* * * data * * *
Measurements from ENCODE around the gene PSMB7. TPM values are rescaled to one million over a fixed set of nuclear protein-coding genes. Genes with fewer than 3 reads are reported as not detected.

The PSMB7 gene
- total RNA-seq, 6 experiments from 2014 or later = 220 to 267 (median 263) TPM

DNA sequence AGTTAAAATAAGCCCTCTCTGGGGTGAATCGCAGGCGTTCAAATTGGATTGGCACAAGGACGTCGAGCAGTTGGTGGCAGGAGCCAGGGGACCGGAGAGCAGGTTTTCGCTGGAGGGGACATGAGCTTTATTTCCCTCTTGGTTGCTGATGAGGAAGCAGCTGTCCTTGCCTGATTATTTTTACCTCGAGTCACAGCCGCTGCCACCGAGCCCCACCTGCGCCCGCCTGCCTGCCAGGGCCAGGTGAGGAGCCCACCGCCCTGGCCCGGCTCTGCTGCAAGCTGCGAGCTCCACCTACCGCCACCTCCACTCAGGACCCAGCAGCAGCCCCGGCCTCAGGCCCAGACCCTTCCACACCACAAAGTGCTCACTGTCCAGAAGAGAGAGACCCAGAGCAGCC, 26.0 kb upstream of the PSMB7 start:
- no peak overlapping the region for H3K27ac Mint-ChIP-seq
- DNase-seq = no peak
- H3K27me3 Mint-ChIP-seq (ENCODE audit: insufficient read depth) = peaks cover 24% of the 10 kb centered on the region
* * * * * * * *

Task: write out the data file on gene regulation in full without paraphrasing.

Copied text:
Measurements from ENCODE around the gene PSMB7. TPM values are rescaled to one million over a fixed set of nuclear protein-coding genes. Genes with fewer than 3 reads are reported as not detected.

The PSMB7 gene
- total RNA-seq, 6 experiments from 2014 or later = 220 to 267 (median 263) TPM

DNA sequence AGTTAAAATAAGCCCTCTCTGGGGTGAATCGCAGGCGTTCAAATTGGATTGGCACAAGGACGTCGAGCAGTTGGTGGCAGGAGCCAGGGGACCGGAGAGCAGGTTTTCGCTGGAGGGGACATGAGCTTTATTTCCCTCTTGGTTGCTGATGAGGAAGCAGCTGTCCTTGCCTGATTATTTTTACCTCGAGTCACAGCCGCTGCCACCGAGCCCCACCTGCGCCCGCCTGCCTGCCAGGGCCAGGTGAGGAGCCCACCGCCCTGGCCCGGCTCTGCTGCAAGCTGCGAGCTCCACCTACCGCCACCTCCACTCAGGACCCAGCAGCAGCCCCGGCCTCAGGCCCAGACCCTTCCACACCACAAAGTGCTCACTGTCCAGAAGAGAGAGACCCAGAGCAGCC, 26.0 kb upstream of the PSMB7 start:
- no peak overlapping the region for H3K27ac Mint-ChIP-seq
- DNase-seq = no peak
- H3K27me3 Mint-ChIP-seq (ENCODE audit: insufficient read depth) = peaks cover 24% of the 10 kb centered on the region